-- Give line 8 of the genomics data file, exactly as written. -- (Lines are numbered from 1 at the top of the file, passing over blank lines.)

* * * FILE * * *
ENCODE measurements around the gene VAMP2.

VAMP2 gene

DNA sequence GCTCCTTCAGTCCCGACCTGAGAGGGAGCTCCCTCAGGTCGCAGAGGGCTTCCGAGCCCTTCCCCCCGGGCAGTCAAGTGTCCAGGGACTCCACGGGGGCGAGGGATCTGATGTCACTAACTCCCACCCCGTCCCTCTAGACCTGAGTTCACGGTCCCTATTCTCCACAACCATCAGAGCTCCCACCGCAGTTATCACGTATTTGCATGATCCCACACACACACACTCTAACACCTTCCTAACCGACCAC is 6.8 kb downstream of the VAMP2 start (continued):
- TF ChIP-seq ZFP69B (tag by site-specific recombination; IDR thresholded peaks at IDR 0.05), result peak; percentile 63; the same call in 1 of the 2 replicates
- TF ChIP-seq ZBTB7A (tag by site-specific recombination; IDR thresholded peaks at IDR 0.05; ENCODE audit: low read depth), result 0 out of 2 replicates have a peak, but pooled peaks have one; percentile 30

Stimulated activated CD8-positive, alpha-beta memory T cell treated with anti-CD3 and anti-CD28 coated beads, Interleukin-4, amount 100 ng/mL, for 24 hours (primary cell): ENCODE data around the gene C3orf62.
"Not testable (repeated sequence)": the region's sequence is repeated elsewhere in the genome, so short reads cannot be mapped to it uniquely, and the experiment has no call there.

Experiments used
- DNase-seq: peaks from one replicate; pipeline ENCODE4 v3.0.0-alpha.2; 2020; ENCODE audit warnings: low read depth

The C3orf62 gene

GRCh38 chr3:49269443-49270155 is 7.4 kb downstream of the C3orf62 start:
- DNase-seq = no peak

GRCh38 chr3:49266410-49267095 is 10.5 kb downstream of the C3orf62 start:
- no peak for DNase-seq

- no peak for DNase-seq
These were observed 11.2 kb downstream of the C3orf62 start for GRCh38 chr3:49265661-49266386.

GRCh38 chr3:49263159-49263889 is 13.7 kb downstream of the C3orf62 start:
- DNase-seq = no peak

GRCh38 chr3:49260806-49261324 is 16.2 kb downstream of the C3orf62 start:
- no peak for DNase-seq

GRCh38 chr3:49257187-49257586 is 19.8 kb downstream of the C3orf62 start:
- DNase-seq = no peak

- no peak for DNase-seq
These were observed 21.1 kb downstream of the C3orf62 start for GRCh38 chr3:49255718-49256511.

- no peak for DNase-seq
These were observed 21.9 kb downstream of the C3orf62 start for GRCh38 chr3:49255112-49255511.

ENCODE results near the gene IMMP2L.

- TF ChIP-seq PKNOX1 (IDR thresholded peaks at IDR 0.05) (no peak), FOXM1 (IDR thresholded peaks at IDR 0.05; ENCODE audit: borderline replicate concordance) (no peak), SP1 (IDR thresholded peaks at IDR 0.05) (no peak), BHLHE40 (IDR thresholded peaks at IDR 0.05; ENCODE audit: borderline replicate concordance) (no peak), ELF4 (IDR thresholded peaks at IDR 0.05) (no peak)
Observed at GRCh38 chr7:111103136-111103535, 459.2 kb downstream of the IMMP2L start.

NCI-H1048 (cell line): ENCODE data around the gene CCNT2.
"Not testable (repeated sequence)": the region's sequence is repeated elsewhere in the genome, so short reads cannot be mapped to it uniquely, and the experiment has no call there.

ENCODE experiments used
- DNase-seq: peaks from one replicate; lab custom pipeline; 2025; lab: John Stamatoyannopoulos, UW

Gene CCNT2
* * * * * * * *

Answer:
Experiments used